Dear Reader,
I am taking you on a journey of discovery and the Landscape is Human Capital Risks Management.
I will like to establish that this is a subject that employers and employees whether at the state level or private level should be interested in and the reasons are not far fetched.
Almost anything that can go wrong with a business has a human capital component;
It is my objective that at the end of reading this piece, if you are new to the topic you would have a strong foundation upon which you can build on, if you are a students of the topic , you would have been re-exposed to the subject and a master on this topic will have had their memories juggled pleasantly.
The Concept of Human Capital Risk Management is a combination of two very interesting yet broad areas of knowledge: Human Capital and Risk Management. In this section we will consider the meaning of Human Capital and thereafter, Risk Management. 

So what does human capital mean?
Human capital refers to the skills possessed by labour force and is regarded as a resource or asset.
It encompasses the notion that there are investments in people (e.g. education, training, health) and that these investments increases an individual’s productivity.

Sometimes when we say capital it is immediately assumed to mean a bank account, millions of shares of stock, the funds required to start a business etc. These are all forms of capital in the sense that they are assets that yield income and other useful outputs over long periods of time.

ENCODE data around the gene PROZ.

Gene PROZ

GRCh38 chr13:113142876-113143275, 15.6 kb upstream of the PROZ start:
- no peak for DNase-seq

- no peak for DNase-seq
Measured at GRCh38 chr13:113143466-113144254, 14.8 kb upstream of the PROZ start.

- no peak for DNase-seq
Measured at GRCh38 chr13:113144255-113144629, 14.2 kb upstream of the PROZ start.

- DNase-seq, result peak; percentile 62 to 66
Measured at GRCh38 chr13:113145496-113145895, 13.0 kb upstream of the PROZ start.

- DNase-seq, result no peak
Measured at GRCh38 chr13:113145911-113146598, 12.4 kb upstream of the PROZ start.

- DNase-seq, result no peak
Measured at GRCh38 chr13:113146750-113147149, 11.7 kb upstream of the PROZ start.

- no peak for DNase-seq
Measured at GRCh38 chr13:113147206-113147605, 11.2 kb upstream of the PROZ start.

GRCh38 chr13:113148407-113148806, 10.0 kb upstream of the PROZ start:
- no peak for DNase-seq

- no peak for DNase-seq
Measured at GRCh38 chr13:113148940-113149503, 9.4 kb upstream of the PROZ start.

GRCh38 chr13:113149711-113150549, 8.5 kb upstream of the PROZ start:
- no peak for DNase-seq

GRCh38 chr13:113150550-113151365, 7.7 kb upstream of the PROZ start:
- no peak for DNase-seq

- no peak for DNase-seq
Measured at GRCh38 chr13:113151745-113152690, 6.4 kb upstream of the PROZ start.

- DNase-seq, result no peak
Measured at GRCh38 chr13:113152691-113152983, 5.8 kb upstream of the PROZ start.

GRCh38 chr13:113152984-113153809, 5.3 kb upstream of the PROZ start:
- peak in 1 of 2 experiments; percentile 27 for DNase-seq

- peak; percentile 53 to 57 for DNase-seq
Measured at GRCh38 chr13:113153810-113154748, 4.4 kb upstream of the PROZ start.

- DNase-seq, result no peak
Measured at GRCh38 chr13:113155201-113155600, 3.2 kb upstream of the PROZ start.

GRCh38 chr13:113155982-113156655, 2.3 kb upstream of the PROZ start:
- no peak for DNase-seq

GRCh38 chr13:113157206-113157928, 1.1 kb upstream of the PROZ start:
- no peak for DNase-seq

But such tangible forms of capital are not the only type of capital. An employees’ schooling or education, a computer training course, expenditures on medical care, and lectures on the virtues of punctuality and honesty are also capital. That is because they raise employee earnings, as well as those of their employer, improve health, or add to a person’s good habits over much of his lifetime.
So to say Human Capital is one of the factors of production is correct. However, as described above, that definition is limited.
The human capital is a synonym of knowledge embedded in all levels such as an individual, an organizations and/or a nation.
Characteristics of Human Capital
Compared to physical labor, human capital includes expandable, self-generating, transportable, and shareable characteristics.
To begin with, the expandable and self-generating characteristics of human capital are closely linked to the possibility that the increase in stock of knowledge increases individuals’ human capital.
Secondly, the transportable and shareable characteristics of human capital mean that the original holder of knowledge can distribute his/her knowledge to others.
Consequently, the former two characteristics extend the volume of human capital, and the latter two expand the range of human capital.

Impacts of Human Capital: On the Perspectives of Individual, Organization, Society and Individual: Much possibility of increasing individual income, resulting from the individual productivity
Worker’s possibility to move to higher level in the internal market
Organization: - collective competences, organizational routines, company culture; and relational capital” (Edvison & Malone, 1997)